Just like any other programming language, Python also has variables.

>>> x = 4
>>> x * 3

Variables can contain any of the types we’ve covered so far: strings, floats, integers…just about anything can be shoved in a variable. When we assign a value to a variable we can do other things with that variable without having to explicitly state their values.

So, variables can be used just like any other value:

>>> bunnies = 2
>>> kitties = 1
>>> hedgies = 1
>>> cuties = bunnies + kitties + hedgies
>>> cuties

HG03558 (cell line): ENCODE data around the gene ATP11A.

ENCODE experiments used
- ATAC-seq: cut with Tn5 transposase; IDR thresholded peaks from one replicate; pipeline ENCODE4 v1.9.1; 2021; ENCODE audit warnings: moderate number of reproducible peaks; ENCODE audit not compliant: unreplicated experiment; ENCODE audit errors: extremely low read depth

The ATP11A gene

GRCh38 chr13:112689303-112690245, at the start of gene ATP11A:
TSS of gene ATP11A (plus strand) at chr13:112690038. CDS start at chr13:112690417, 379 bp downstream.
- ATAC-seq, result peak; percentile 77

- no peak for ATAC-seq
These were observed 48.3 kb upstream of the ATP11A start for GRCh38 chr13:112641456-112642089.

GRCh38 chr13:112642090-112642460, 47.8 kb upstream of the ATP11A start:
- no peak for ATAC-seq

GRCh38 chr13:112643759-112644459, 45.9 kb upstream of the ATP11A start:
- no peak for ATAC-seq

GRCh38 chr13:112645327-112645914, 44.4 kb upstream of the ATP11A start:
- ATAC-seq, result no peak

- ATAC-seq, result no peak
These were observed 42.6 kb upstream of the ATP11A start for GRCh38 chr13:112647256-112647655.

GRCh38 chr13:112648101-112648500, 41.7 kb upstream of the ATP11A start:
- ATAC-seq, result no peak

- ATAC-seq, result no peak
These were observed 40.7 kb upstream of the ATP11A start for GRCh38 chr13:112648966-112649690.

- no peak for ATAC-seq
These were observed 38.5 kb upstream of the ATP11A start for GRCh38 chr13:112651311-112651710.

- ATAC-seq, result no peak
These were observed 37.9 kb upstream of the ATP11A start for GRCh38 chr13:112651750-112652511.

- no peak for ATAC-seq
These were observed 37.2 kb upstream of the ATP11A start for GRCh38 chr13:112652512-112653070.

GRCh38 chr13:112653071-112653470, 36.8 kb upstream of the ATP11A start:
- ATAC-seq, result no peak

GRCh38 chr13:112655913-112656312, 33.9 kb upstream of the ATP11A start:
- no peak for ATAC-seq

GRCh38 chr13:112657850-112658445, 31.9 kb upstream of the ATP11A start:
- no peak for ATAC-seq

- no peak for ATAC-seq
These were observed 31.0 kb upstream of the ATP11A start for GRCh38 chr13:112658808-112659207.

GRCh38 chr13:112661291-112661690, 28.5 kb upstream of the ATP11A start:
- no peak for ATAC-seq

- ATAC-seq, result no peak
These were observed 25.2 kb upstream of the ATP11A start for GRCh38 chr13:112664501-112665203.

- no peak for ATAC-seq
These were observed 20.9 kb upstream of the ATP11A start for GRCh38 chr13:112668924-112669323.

String Formatting with F-Strings

Having to concatenate strings with all those open and close quotes and plus signs and spaces to forget can be a pain. But there’s a better way. F-strings!

Here’s how we’ve been doing things:

>>> conference = "PyCon"
>>> year = "2018"
>>> conference + " " + year + " is super duper!"
'PyCon 2018 is super duper!'

With f-strings we can simplify quite a bit.

>>> conference = "PyCon"
>>> year = "2017"
>>> f'{conference} {year} is super duper!'
'PyCon 2017 is super duper!'

So we create a variable for the conference, and a variable for the year, then we can reference them within the string with {variable} syntax. The only thing we need to do to make this work is to include f at the beginning of string. No need to concatenate a bunch of spaces, and it’s much easier to read. Neato!